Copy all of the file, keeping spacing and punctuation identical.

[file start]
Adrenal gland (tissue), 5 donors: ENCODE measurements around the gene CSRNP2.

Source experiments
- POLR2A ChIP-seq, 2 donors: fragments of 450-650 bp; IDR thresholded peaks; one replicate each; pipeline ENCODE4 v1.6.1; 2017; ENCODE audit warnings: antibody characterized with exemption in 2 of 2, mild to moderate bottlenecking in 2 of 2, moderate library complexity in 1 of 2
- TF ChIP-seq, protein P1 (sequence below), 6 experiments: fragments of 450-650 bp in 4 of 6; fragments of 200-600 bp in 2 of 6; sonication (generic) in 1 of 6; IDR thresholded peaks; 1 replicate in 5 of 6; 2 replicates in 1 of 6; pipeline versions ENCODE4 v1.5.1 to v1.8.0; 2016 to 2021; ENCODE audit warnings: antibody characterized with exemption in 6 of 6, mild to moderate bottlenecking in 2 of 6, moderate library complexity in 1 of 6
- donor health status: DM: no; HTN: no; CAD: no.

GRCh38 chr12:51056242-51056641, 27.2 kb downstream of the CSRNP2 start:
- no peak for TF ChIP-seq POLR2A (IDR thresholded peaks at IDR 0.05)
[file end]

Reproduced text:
Adrenal gland (tissue), 5 donors: ENCODE measurements around the gene CSRNP2.

Source experiments
- POLR2A ChIP-seq, 2 donors: fragments of 450-650 bp; IDR thresholded peaks; one replicate each; pipeline ENCODE4 v1.6.1; 2017; ENCODE audit warnings: antibody characterized with exemption in 2 of 2, mild to moderate bottlenecking in 2 of 2, moderate library complexity in 1 of 2
- TF ChIP-seq, protein P1 (sequence below), 6 experiments: fragments of 450-650 bp in 4 of 6; fragments of 200-600 bp in 2 of 6; sonication (generic) in 1 of 6; IDR thresholded peaks; 1 replicate in 5 of 6; 2 replicates in 1 of 6; pipeline versions ENCODE4 v1.5.1 to v1.8.0; 2016 to 2021; ENCODE audit warnings: antibody characterized with exemption in 6 of 6, mild to moderate bottlenecking in 2 of 6, moderate library complexity in 1 of 6
- donor health status: DM: no; HTN: no; CAD: no.

GRCh38 chr12:51056242-51056641, 27.2 kb downstream of the CSRNP2 start:
- no peak for TF ChIP-seq POLR2A (IDR thresholded peaks at IDR 0.05)